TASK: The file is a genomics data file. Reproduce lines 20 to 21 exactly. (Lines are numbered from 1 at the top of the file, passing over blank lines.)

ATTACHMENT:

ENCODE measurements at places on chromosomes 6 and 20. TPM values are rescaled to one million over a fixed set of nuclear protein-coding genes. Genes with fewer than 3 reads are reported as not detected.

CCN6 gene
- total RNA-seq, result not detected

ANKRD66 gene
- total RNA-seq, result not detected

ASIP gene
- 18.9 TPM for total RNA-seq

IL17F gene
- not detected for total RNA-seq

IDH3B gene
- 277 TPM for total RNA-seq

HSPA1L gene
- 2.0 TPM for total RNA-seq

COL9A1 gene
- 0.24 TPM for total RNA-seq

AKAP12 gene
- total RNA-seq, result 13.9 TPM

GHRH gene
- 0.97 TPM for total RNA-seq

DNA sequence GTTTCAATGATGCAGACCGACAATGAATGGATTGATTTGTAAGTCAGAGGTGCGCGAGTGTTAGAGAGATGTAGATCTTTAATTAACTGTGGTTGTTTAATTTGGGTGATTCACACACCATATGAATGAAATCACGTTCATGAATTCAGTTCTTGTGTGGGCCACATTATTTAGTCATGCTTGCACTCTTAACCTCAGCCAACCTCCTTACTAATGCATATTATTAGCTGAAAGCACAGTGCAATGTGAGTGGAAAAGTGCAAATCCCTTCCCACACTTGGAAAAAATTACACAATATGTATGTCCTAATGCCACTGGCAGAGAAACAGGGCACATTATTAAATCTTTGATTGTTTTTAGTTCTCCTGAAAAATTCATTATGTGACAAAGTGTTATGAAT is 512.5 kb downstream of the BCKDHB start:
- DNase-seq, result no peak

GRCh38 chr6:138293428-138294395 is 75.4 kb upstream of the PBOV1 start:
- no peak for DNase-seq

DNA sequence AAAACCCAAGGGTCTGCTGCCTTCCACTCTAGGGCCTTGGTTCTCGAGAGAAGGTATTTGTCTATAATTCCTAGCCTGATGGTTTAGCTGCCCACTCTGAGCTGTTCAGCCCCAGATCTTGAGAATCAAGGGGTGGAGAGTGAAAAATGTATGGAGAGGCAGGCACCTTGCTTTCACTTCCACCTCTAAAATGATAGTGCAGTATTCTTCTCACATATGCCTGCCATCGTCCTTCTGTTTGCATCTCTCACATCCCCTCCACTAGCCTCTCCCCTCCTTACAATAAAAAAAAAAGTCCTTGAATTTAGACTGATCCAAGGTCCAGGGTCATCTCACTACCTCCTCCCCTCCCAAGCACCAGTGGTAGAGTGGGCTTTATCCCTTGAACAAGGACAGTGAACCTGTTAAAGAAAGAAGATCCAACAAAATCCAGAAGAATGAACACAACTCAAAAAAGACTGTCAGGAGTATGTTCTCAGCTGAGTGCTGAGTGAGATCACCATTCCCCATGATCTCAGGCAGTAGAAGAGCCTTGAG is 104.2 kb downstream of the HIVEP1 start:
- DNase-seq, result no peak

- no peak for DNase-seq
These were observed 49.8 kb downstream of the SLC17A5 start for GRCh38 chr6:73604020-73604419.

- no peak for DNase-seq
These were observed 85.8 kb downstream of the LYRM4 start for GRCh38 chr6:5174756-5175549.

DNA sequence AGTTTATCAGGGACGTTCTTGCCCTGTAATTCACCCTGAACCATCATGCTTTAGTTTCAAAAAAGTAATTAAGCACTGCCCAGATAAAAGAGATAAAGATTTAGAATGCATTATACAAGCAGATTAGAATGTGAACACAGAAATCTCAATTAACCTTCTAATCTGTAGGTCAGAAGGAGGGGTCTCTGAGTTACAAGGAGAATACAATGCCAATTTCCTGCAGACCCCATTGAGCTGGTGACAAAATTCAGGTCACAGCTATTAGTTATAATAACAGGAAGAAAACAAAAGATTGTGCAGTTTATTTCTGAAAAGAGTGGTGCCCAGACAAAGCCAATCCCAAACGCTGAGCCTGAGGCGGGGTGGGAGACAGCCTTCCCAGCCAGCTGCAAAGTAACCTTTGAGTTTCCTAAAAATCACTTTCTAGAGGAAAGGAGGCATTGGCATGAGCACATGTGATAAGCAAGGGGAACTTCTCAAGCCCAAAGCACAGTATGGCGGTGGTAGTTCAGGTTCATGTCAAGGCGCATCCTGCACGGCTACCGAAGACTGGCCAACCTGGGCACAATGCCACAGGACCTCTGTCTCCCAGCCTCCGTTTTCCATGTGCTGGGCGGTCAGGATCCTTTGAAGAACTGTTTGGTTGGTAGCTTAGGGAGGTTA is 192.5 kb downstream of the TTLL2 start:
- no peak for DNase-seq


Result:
DNA sequence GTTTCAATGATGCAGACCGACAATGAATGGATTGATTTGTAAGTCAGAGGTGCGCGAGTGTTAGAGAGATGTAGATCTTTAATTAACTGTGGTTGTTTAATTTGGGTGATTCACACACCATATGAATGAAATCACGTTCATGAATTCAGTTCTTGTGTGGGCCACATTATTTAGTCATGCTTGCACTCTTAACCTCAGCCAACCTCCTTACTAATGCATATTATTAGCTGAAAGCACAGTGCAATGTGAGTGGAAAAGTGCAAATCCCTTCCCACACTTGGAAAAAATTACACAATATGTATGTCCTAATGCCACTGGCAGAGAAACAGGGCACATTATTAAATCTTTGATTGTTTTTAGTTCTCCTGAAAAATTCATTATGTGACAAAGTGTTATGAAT is 512.5 kb downstream of the BCKDHB start:
- DNase-seq, result no peak